Ever since the Dodd-Frank Act required the Federal Reserve to issue rules on interchange fees, or the fees card companies charge merchants for transactions, the average transaction cost on debit cards has been cut in half. The Fed capped the transaction fee according to a formula that brings most fees down to less than a quarter. The average debit card transaction, which the Fed reports is $38, would carry a 24 cent fee, for example.
Before the new rule, those transaction costs had been hotly debated: Merchants argued that card companies were unfairly overcharging them, while the card companies argued that the fees were justified by the services they offer in return, such as easy payment collection.
Here are five things shoppers should know about the fees:
The fee pays for convenience. Card issuers "are providing a service, not just to cardholders but to merchants, and it's reasonable that there's a fee associated with that," says Ron Shevlin, senior analyst at Aite Group, a research and advisory firm. In other words, customers can walk into almost any store, anywhere in the world, and use plastic to fund their purchase. Retailers, in turn, are able to offer their shoppers a variety of payment options. Those perks require networks that cost money to run.
You're not necessarily paying the fees—merchants are. That's why merchants are complaining so vocally about them. Interchange fees can be an expense on par with payroll and rent, according to the National Association of Convenience Stores.
There's some debate over whether or not merchants simply pass the cost directly on to consumers. One study of what happened in Australia after the government regulated interchange fees found that it was impossible to determine whether merchants passed on price reductions to customers, partly because prices are determined by so many factors. (The study was funded by MasterCard and performed by an independent economic consulting firm.) Merchants generally insist that shoppers are the ones who are ultimately paying for the interchange fees, while the card industry says retailers simply bank the difference.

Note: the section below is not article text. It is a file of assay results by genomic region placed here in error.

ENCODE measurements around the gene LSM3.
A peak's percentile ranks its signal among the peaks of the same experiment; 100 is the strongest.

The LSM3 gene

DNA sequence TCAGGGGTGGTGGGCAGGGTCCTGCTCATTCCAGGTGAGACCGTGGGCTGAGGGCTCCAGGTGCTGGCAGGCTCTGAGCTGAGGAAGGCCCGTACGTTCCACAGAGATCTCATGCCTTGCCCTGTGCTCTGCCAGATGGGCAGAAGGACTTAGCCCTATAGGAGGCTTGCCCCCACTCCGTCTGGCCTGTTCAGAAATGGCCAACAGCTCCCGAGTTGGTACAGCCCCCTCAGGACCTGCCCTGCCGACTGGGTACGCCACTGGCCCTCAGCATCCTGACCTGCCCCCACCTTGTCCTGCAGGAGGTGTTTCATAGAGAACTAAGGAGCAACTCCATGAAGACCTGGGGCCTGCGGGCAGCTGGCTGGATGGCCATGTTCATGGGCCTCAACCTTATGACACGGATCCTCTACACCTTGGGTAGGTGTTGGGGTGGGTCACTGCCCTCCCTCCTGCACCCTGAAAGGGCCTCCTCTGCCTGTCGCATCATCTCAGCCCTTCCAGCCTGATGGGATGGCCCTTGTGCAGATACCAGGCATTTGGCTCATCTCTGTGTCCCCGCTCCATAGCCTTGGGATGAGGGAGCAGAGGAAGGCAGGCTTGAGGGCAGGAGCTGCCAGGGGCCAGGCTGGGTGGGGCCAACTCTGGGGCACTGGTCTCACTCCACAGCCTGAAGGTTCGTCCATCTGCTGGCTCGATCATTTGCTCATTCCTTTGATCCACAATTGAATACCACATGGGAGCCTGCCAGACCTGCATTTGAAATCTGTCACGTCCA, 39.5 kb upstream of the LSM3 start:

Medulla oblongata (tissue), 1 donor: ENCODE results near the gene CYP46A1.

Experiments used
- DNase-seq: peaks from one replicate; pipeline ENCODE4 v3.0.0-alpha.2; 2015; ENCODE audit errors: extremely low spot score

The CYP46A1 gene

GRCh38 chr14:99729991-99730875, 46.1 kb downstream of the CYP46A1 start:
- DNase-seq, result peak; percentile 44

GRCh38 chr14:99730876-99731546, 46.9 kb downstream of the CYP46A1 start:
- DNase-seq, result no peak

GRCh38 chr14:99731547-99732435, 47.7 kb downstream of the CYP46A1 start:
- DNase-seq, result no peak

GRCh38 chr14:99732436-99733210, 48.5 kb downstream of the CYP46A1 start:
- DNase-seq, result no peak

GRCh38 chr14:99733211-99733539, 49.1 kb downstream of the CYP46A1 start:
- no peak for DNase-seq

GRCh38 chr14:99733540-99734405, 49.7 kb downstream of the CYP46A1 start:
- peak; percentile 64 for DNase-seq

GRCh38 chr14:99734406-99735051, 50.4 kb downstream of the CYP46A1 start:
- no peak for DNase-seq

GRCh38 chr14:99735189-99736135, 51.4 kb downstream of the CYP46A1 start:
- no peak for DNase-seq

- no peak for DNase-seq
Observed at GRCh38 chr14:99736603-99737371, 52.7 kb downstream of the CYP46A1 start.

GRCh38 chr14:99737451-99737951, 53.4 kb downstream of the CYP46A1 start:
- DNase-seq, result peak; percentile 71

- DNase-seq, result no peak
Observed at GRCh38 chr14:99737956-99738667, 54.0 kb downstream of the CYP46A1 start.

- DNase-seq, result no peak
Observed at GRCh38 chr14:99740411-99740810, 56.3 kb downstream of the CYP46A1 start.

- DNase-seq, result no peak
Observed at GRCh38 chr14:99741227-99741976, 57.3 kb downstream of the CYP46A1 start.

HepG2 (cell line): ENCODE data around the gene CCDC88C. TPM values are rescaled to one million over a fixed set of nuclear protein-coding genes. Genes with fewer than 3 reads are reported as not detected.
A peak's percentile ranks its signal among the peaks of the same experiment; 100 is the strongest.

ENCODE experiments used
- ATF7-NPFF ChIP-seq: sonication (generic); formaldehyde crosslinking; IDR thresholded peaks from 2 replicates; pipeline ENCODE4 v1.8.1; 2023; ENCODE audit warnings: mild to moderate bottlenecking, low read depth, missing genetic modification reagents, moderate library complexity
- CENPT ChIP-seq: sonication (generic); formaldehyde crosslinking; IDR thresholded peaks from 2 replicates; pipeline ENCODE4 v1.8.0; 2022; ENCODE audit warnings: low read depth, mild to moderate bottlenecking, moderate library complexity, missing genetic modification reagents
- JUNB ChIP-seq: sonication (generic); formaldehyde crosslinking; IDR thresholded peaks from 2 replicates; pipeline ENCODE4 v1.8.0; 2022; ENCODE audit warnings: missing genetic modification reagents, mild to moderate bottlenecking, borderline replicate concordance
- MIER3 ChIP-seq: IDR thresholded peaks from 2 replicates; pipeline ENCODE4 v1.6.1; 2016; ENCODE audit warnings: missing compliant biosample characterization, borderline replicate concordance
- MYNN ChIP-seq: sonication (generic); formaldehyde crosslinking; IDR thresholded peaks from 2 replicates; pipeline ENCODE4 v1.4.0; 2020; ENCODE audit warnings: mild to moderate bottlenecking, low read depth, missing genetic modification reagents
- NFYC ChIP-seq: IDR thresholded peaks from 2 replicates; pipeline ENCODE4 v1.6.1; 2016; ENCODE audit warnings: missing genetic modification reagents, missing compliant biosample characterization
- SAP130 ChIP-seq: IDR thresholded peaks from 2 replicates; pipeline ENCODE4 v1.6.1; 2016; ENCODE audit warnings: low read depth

Interchange fees tend to be lower in other countries—at least prior to the new regulation. A report released by merchants and retailers reported that before the regulation went into effect, fees in the United States were among the highest in the world—higher than the fees in Canada, Europe, and Britain.
When interchange fees go down, other fees can go up. After Australia restricted interchange fees, the study funded by MasterCard found that annual fees charged on credit cards went up by 22 percent on standard cards and by 47 to 77 percent on rewards cards. That's because when card companies face dwindling revenue from one source, they often look for ways to make up for it from other sources, for example through new account fees.
In fact, the video rental service Redbox announced in October of last year that it had to raise prices by 20 percent ($1.20 from $1.00 for a daily standard rental), largely because the interchange fee changes lead to higher operating expenses.
Card companies are not happy with the new rules. Through the industry group Electronic Payments Coalition, card companies fought hard against the new interchange fee rules, but they ultimately couldn't stop the new regulations. Since the Fed's new rule went into effect in October 2011, the coalition has released data on the negative impact: It says merchants are not passing on any savings to consumers, but instead are charging the same prices and pocketing the difference.
The group says the changes resulted in an $8 billion windfall to the retail industry. "There continues to be no evidence that retailers are passing along savings from this windfall—even at gas stations, where debit is the overwhelmingly most popular form of payment," reports the coalition.
Fee restrictions, it turns out, are often far more complicated than they first appear.